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--- On Thu, 1/17/13, Herman Miller <[log in to unmask]> wrote:

> In my normal Romanization of Tirelat
> (and other recent languages), I tend to use diacritics so
> that each phoneme of the language is represented by a single
> letter. E.g. [...]
> 
> But recently I've been working on a map of the world, with
> lots of tentative names for places where I don't even know
> what languages are spoken. I decided to use a consistent
> spelling for all place names, rather than trying to figure
> out the phonology for all the languages ahead of time. E.g.,
> there's a name "Lanyamets", but I don't have a clue whether
> "ny" represents two phonemes /nj/ or a single phoneme /ɲ/
> in whatever language is spoken there, or whether "ts" is
> considered as one or two phonemes.

You don't necessarily need to know, either. Just keep in the back of your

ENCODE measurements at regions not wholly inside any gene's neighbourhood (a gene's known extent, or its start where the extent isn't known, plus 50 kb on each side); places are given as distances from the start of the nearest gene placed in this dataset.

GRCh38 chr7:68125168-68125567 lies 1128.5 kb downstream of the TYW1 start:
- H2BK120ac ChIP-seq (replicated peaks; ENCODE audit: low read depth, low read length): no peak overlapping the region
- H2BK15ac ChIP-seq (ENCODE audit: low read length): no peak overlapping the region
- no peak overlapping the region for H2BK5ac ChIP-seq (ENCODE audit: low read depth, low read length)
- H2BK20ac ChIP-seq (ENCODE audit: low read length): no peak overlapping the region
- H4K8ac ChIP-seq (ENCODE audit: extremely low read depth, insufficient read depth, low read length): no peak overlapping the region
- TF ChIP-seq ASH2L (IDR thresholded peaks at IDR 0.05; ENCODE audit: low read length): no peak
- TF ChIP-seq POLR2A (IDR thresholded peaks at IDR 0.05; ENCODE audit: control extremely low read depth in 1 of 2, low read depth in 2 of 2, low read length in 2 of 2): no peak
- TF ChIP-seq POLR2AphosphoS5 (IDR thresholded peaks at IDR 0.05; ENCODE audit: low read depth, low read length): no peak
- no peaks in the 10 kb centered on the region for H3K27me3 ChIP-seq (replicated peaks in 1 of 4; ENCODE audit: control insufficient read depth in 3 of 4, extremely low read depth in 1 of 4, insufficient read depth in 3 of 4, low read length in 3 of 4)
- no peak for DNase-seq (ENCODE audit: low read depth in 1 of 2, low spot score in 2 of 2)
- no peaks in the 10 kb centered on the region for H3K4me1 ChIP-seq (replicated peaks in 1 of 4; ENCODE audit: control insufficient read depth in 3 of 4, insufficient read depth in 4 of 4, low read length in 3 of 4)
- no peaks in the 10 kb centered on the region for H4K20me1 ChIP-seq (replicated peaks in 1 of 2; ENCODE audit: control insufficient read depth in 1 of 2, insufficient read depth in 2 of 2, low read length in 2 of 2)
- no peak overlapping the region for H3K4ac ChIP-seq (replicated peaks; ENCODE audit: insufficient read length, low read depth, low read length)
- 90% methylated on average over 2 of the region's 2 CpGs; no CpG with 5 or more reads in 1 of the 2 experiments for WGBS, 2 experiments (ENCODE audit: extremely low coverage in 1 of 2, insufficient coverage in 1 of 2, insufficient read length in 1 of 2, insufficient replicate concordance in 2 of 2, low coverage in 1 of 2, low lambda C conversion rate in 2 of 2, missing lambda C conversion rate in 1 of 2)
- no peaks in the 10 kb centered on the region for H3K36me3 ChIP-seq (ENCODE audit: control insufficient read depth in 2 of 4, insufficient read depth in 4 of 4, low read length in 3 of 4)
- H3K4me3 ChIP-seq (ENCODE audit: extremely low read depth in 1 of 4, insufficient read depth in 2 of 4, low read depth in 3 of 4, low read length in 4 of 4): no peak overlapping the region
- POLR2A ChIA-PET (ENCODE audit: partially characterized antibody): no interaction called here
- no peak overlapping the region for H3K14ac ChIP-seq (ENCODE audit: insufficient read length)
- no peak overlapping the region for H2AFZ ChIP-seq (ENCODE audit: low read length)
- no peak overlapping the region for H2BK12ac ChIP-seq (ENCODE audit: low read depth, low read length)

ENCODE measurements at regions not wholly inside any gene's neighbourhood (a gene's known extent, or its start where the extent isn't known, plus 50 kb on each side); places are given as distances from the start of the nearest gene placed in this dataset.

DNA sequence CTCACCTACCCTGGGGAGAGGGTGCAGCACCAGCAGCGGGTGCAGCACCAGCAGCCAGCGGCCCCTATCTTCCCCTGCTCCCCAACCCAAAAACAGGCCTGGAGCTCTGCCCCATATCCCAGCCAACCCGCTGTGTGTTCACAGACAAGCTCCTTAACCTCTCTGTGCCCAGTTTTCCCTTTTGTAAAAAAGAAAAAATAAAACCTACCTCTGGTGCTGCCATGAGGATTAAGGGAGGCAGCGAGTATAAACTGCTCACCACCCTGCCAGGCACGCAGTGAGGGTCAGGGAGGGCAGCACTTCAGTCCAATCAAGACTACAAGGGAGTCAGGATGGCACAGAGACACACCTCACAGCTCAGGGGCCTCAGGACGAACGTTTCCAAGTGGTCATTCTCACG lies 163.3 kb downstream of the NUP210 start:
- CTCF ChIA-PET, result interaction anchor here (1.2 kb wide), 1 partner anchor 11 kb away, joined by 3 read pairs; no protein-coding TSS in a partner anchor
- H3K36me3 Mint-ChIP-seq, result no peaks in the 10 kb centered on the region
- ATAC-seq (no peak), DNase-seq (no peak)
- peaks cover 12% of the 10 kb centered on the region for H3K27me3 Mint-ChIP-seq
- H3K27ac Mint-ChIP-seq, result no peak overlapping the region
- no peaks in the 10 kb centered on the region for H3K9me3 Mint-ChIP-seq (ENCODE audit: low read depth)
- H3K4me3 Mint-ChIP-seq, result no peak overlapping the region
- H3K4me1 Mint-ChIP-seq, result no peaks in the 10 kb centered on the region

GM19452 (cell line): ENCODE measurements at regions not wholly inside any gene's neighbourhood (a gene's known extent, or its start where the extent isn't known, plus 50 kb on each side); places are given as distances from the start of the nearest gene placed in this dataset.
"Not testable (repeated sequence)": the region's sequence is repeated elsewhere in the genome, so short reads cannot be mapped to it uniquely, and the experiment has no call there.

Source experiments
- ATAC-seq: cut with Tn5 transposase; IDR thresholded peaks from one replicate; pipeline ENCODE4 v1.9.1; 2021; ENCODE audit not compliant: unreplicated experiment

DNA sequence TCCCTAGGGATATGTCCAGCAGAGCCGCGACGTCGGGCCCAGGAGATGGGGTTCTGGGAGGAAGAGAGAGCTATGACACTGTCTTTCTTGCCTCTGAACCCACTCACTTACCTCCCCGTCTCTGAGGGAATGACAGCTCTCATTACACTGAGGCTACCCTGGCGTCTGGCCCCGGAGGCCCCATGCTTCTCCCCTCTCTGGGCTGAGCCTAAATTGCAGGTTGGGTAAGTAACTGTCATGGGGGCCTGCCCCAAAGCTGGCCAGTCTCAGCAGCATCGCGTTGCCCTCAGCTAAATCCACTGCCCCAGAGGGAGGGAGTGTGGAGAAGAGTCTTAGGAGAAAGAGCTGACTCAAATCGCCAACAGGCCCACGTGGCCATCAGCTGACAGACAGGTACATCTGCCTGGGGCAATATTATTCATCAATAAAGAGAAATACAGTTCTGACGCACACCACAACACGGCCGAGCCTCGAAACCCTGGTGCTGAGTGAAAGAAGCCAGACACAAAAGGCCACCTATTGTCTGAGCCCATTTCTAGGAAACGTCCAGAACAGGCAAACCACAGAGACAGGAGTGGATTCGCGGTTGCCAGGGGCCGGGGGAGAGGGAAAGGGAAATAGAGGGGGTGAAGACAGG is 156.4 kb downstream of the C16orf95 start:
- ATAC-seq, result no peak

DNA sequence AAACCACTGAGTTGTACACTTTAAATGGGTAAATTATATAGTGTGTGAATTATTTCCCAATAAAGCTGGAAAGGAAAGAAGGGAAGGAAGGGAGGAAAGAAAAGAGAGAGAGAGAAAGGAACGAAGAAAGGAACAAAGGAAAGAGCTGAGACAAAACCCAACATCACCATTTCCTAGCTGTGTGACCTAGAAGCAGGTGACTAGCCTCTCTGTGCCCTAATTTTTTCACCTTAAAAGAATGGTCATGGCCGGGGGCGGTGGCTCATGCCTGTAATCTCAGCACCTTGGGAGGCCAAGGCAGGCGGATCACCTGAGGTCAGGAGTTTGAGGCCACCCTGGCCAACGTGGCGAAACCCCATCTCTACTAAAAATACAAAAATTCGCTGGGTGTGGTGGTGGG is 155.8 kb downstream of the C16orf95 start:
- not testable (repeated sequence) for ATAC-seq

mind who the cartographer is: if it's the semi-omniscient you, then you
will at least have a clue that the NY is something to consider when it
comes to making the language that goes with that country. If the map was
drawn from the perspective of a Tirelatian cartographer, then I'd suggest
that the names will be in good Tirelat orthography, but perhaps mangled
with respect to their native names, e.g., Bangkok v. Krung Thep.

I tend to make maps from the semi-omniscient perspective, and thus place
names will be more or less native in form. When I make maps from the
perspective of one country or another, the names might be different, being
in the native language of the cartographer, not the people depicted in the
map.

Padraic